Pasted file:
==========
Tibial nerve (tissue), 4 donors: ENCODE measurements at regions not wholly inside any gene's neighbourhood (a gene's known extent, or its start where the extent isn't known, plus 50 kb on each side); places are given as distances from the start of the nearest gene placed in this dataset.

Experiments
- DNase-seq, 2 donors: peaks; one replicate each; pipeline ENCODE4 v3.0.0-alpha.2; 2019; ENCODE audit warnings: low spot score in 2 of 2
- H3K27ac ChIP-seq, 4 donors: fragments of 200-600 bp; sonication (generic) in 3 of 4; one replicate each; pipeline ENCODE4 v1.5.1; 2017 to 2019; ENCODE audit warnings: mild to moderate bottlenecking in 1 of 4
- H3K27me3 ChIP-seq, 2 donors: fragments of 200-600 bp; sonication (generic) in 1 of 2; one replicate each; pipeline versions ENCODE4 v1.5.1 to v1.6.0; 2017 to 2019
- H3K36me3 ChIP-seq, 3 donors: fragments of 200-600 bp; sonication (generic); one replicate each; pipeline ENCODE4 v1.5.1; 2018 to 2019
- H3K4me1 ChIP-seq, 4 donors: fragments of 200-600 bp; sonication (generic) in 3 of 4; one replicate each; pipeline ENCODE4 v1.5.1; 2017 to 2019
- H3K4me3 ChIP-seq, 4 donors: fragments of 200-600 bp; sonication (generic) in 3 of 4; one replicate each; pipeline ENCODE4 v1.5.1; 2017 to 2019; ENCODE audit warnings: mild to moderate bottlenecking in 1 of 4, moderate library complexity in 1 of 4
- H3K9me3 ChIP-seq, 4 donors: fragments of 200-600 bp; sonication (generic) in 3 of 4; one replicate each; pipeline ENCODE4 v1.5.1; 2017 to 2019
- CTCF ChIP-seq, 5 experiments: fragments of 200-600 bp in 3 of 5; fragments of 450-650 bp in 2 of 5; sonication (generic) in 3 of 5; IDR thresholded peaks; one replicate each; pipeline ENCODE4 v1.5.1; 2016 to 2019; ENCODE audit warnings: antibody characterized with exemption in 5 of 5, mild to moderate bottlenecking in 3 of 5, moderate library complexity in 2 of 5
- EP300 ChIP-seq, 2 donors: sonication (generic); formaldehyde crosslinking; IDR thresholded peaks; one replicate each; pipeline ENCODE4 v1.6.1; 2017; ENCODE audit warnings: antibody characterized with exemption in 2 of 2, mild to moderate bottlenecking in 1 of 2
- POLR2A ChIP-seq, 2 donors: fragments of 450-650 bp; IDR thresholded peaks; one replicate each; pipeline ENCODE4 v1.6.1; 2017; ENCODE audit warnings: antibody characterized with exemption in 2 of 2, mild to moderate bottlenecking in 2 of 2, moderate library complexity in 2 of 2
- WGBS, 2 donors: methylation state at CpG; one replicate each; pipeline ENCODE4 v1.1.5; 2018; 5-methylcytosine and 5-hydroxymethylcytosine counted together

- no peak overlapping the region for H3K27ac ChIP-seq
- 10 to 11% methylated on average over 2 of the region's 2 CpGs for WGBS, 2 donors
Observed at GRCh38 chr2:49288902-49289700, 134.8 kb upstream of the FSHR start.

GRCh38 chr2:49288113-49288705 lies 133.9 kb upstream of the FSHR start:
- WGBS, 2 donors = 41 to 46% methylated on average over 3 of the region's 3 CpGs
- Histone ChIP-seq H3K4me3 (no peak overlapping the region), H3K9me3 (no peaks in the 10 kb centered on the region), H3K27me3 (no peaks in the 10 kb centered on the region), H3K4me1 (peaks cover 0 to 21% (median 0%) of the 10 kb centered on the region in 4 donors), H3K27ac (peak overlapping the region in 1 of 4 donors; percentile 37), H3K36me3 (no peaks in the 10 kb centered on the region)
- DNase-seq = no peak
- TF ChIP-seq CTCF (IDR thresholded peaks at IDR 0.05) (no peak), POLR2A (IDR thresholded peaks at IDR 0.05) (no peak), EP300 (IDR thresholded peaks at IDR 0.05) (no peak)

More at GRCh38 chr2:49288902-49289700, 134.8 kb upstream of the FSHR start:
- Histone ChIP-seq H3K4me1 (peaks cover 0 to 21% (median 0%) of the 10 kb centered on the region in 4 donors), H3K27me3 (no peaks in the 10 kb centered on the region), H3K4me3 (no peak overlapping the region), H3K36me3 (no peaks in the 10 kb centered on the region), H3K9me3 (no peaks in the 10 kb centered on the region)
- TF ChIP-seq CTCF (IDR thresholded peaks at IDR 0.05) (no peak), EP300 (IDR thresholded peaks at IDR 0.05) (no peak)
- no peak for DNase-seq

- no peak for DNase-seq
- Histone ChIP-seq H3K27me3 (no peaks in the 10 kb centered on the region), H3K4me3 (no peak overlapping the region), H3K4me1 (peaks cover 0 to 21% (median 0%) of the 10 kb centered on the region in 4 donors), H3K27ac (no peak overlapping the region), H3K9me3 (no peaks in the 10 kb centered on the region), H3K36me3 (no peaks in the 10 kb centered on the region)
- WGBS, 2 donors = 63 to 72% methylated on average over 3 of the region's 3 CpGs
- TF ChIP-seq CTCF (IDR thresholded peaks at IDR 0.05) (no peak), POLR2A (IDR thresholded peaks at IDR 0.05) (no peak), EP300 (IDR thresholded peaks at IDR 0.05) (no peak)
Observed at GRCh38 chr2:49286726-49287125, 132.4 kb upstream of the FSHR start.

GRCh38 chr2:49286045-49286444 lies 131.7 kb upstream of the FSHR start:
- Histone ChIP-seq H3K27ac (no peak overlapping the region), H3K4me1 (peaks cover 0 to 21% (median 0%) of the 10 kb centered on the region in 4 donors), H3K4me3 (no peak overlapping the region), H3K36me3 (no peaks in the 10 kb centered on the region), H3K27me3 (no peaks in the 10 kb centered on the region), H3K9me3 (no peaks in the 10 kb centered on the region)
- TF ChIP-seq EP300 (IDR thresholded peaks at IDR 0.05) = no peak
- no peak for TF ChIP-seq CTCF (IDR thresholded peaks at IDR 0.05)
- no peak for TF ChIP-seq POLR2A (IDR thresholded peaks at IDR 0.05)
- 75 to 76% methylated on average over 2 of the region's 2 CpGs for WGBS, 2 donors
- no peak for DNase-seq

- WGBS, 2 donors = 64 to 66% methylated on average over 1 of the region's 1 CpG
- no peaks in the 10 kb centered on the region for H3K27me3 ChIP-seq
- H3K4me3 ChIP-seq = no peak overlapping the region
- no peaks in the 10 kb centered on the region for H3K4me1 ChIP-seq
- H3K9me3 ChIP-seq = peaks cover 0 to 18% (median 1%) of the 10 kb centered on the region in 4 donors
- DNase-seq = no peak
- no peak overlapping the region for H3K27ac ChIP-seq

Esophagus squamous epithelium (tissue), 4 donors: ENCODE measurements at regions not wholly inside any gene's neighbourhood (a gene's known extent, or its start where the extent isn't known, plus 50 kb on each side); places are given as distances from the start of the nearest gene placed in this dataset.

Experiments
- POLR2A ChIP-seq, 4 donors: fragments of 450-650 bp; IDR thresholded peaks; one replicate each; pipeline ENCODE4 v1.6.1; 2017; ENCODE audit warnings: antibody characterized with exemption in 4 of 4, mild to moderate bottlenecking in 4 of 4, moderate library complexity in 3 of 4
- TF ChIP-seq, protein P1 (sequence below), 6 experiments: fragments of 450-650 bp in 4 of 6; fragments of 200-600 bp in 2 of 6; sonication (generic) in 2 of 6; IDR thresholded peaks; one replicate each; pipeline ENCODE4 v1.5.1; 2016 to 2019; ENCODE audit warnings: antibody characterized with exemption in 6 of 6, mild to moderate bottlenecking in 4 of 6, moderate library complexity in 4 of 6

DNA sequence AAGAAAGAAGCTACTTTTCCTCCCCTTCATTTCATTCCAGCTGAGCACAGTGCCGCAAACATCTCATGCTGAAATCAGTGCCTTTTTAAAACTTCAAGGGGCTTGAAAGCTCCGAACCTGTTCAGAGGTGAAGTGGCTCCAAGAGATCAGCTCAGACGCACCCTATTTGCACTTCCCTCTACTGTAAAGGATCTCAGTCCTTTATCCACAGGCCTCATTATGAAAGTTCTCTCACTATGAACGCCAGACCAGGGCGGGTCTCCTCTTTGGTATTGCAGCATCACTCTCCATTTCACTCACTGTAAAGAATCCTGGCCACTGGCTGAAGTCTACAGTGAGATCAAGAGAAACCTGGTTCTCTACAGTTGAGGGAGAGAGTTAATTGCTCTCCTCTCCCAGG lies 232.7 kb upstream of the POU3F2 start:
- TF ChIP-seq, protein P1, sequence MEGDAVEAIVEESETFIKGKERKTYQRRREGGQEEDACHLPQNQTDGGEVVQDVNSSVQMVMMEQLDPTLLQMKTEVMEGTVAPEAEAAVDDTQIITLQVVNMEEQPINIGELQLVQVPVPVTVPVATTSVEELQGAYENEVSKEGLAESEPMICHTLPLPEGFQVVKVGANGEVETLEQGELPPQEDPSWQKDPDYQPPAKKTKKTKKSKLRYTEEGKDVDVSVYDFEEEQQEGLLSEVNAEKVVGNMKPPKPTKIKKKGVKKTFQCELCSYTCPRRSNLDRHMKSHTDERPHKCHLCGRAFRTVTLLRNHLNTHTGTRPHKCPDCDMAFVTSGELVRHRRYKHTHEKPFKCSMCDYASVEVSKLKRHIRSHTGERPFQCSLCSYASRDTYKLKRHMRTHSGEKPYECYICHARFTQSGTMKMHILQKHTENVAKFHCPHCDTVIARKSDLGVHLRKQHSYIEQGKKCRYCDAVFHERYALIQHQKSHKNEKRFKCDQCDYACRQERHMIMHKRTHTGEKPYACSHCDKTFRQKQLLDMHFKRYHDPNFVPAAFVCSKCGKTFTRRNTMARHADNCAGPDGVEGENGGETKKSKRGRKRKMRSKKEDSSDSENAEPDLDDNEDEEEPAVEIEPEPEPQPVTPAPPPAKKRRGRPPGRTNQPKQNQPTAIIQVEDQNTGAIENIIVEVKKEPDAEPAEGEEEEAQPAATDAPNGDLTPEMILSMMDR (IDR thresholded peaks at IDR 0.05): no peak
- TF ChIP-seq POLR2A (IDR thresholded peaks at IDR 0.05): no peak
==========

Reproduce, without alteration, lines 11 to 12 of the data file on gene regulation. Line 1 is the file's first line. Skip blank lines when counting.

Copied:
- EP300 ChIP-seq, 2 donors: sonication (generic); formaldehyde crosslinking; IDR thresholded peaks; one replicate each; pipeline ENCODE4 v1.6.1; 2017; ENCODE audit warnings: antibody characterized with exemption in 2 of 2, mild to moderate bottlenecking in 1 of 2
- POLR2A ChIP-seq, 2 donors: fragments of 450-650 bp; IDR thresholded peaks; one replicate each; pipeline ENCODE4 v1.6.1; 2017; ENCODE audit warnings: antibody characterized with exemption in 2 of 2, mild to moderate bottlenecking in 2 of 2, moderate library complexity in 2 of 2